Mark Hix marks the arrival of Seville oranges with a perfect bittersweet symphony

Just when things are looking their bleakest, one thing is guaranteed to gets the juices flowing: the arrival of Seville oranges. These sharp citrus fruits brighten up the rest of this month and next. You wouldn't want to eat them raw as their skin is thick and their flesh bitter. But with an equal amount of fruit to sugar you can transform the oranges into a fabulously fruity marmalade. It'll be a world away from the "commercial" stuff made with more sugar than fruit because it's cheaper.

Just when things are looking their bleakest, one thing is guaranteed to gets the juices flowing: the arrival of Seville oranges. These sharp citrus fruits brighten up the rest of this month and next. You wouldn't want to eat them raw as their skin is thick and their flesh bitter. But with an equal amount of fruit to sugar you can transform the oranges into a fabulously fruity marmalade. It'll be a world away from the "commercial" stuff made with more sugar than fruit because it's cheaper.

Then again, not many people suck on raw lemons, and you can make marmalade with them too. Or any citrus fruit, come to that. But it's my guess that most lemons are thrown into shopping trolleys without much thought, and then mainly end up sliced in vodka or gin and tonic, or used for a quick squirt on fish fingers. How often do we squeeze a fresh lemon for lemonade or to make a nice, sharp lemon tart with juice and zest? There are some great, classic citrus desserts and drinks that use oranges and lemons.

Even whole oranges must be feeling the squeeze - or not - as ready-made juice in all sorts of varieties, such as clementine, ortanique and blood orange, is now available in cartons. It's so much easier than making your own. I'm as guilty as anyone but now I've got into marmalade making, I'm going to be setting loose the juice on other citrus fruits too.

Seville orange marmalade

Makes 1.5-2kg

There should be plenty of Seville oranges in the shops until at least halfway through next month. This simple and fruity recipe, cooking them whole then chopping them up, seems the easiest and best, and you can adapt it to other fruits such as grapefruit and lemons, or even a mixture. A pressure cooker is perfect for jam-making as it cuts down the cooking time, although the pans tend not to be that big, so you have to make smaller batches.

Marmalade has changed over the centuries. It started out rather like a quince paste, the fruit boiled down so it was thick and sliceable. At the end of the 18th century it started to become more refined and jelly-like with fine shreds of orange in it. Bulking it out with peel and sugar was more economical than just boiling down the juice. Now thick-cut and chunky are associated with superior marmalade, but if you're making your own it's up to you to have the peel the way you like it.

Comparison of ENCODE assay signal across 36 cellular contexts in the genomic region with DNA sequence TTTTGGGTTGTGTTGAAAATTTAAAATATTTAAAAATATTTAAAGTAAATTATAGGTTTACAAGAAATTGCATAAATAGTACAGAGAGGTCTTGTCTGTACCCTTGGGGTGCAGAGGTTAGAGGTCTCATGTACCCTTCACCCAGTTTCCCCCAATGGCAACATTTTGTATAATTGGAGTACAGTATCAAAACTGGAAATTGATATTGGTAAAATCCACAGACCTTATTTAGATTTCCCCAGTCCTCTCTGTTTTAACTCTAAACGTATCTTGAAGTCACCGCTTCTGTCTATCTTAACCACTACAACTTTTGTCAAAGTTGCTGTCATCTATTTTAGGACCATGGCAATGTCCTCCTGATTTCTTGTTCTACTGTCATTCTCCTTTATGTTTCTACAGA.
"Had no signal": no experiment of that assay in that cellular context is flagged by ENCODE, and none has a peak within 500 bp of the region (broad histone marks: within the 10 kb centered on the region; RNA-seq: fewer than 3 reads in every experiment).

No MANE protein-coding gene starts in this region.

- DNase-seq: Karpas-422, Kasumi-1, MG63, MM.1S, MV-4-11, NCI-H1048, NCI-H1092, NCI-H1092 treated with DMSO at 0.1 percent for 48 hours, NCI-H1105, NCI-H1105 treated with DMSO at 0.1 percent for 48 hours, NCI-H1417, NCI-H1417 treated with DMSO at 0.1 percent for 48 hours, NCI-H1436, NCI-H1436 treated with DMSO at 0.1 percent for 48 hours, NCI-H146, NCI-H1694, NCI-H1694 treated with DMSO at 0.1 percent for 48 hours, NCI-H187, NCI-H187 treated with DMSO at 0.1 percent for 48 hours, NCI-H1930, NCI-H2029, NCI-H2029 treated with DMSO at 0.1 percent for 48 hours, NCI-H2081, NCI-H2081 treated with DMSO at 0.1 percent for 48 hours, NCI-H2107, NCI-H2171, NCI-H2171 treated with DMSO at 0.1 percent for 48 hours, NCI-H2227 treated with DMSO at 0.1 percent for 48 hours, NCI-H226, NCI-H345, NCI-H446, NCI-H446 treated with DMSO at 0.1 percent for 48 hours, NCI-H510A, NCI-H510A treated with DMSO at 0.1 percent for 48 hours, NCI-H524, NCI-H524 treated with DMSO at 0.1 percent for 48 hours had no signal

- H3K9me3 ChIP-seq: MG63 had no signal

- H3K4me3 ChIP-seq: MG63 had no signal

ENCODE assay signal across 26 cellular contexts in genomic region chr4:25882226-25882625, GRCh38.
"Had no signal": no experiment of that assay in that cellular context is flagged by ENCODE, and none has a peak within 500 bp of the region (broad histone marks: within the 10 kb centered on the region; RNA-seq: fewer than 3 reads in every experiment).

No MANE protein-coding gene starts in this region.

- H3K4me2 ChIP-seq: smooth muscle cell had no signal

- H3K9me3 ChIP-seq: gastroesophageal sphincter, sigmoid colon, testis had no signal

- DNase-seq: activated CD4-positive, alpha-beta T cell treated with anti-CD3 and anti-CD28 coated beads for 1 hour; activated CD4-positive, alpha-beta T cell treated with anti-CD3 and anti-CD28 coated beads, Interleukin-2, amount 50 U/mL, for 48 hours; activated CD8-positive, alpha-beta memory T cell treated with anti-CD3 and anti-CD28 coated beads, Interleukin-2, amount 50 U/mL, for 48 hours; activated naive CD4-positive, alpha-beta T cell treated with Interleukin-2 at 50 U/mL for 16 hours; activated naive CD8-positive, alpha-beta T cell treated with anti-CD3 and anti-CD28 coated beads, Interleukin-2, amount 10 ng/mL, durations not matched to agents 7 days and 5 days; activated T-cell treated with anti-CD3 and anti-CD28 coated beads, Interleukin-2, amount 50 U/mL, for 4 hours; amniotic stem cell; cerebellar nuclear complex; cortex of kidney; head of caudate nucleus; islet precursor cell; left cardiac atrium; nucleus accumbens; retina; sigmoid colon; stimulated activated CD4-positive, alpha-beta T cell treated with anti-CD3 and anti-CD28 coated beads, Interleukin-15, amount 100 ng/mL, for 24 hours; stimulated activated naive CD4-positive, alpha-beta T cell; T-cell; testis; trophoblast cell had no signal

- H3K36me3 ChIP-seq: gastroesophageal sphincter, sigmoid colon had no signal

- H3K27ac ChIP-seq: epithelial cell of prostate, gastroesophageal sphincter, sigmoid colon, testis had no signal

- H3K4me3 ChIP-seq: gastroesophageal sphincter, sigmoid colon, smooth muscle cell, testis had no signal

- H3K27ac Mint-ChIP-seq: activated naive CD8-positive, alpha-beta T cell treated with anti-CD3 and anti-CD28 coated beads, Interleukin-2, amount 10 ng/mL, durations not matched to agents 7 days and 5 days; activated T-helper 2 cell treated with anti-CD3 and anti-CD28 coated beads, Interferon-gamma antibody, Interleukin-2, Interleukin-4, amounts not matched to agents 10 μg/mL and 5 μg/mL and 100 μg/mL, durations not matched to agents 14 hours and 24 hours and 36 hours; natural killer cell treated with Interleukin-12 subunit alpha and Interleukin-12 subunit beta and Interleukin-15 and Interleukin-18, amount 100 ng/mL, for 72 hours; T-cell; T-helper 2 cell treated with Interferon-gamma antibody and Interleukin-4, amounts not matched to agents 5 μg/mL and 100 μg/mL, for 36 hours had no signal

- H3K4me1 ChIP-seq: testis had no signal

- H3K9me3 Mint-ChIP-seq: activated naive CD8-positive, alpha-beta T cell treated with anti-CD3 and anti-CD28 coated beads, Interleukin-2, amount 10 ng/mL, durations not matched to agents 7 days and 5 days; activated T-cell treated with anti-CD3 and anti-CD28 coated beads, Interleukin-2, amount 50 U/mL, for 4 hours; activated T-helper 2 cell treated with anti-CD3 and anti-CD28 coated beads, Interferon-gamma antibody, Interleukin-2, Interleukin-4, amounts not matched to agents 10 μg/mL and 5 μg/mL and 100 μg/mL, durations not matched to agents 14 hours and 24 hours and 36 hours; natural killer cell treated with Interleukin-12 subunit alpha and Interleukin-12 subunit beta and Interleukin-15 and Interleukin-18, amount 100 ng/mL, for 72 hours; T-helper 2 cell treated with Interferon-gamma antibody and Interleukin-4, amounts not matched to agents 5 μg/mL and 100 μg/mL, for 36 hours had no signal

1.5kg Seville oranges, washed
3kg jam or preserving sugar or granulated

Put the oranges into a large saucepan and cover with water. Bring to the boil, cover and simmer for about 11/2 hours or until the skins are soft and tender and easily pierced with a small knife.

Remove the oranges from the liquid, cut them in half and put them on a plate to cool. Once cool, scoop out the seeds with any pulp and push through a colander with the back of a large spoon. This pulpy mixture is very gelatinous and will help to set the marmalade. Put the pulp mixture in the cooking liquid and discard the seeds. Cut the halves in half again and cut them into thin strips or chunks, according to whether you like fine or chunky marmalade.

Add the peel back into the cooking water with the sugar and stir until the sugar has dissolved. Bring to the boil and boil rapidly for about 10-15 minutes, skimming off any white impurities every so often, until setting point is reached. The best way to test this is to drop a teaspoonful on to a small plate that has been in the fridge. If it sets after, say, a minute to a marmalade consistency, it's done; if not, continue boiling it and keep re-testing it. If you want a really thick marmalade, continue to boil until the sugar is almost caramelised.

Leave the marmalade to cool for about 30 minutes, stirring every so often, so that the pieces of orange suspend in the liquid. Then fill into sterilised jam or Kilner-type jars. Store in a cool place for up to 6-8 months.

Steamed orange marmalade pudding

Serves 4-6

You can't beat a good old steamed pudding, especially when it's served with thick custard, preferably with a few lumps in it. The addition of marmalade, home-made or bought, gives the pudding the stickiness of a treacle pudding with a bit of a zing.

You can use orange marmalade, or even an orange and lemon one, if you fancy a St Clement's-theme pudding.

100g butter, softened
100g caster sugar
2 eggs, beaten
Grated zest of 1 orange
100g self-raising flour, sieved
Butter for greasing
8tbsp chunky orange marmalade, plus some extra if you prefer to serve on top